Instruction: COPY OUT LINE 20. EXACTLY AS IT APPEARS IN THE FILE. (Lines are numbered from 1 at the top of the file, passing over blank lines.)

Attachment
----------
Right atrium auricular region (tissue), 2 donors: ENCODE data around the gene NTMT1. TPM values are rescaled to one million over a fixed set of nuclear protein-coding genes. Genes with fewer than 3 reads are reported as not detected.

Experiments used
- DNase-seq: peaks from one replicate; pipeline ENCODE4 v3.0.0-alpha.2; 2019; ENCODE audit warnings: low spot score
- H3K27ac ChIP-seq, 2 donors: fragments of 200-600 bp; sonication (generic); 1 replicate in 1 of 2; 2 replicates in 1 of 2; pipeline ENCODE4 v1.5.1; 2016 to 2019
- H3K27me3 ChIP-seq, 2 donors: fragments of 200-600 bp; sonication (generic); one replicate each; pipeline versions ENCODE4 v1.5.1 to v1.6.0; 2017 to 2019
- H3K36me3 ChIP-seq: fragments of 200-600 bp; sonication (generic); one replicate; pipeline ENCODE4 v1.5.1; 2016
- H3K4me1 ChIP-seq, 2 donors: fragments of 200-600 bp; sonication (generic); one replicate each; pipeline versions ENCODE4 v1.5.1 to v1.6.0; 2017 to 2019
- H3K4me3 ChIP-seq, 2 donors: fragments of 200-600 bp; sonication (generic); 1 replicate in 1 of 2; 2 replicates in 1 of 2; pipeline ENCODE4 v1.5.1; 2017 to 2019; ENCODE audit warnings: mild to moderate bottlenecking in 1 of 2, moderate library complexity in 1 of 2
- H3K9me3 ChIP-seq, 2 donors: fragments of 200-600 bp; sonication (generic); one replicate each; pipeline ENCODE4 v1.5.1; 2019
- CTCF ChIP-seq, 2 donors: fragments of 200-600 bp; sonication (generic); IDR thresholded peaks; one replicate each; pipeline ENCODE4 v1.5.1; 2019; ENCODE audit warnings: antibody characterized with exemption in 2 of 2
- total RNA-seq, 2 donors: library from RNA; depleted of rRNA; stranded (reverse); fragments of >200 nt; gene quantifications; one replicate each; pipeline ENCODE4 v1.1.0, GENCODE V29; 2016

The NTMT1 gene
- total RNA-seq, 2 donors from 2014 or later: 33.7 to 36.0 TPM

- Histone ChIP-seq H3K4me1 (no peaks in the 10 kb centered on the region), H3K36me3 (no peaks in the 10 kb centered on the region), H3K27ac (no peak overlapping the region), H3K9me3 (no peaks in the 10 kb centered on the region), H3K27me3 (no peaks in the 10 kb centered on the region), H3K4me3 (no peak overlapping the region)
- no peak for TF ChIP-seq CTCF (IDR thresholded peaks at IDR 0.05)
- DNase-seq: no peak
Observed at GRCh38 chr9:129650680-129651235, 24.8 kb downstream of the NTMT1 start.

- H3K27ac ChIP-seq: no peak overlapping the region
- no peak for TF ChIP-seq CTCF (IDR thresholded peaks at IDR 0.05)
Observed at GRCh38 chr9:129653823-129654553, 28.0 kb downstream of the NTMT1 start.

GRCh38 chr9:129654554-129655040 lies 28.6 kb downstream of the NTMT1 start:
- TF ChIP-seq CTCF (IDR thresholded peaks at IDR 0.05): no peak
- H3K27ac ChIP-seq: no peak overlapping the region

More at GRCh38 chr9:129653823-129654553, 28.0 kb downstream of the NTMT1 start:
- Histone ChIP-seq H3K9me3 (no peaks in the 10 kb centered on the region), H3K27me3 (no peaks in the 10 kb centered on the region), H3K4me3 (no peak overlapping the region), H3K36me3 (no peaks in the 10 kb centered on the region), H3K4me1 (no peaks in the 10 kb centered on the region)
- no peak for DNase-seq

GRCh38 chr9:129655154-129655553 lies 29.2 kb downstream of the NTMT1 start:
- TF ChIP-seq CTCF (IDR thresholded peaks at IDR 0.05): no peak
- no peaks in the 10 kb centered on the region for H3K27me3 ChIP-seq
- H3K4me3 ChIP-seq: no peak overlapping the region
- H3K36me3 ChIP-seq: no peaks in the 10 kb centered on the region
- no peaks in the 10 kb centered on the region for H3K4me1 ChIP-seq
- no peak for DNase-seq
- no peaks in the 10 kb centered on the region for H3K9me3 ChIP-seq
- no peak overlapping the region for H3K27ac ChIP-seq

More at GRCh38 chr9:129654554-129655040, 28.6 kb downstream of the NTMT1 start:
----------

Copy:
Observed at GRCh38 chr9:129653823-129654553, 28.0 kb downstream of the NTMT1 start.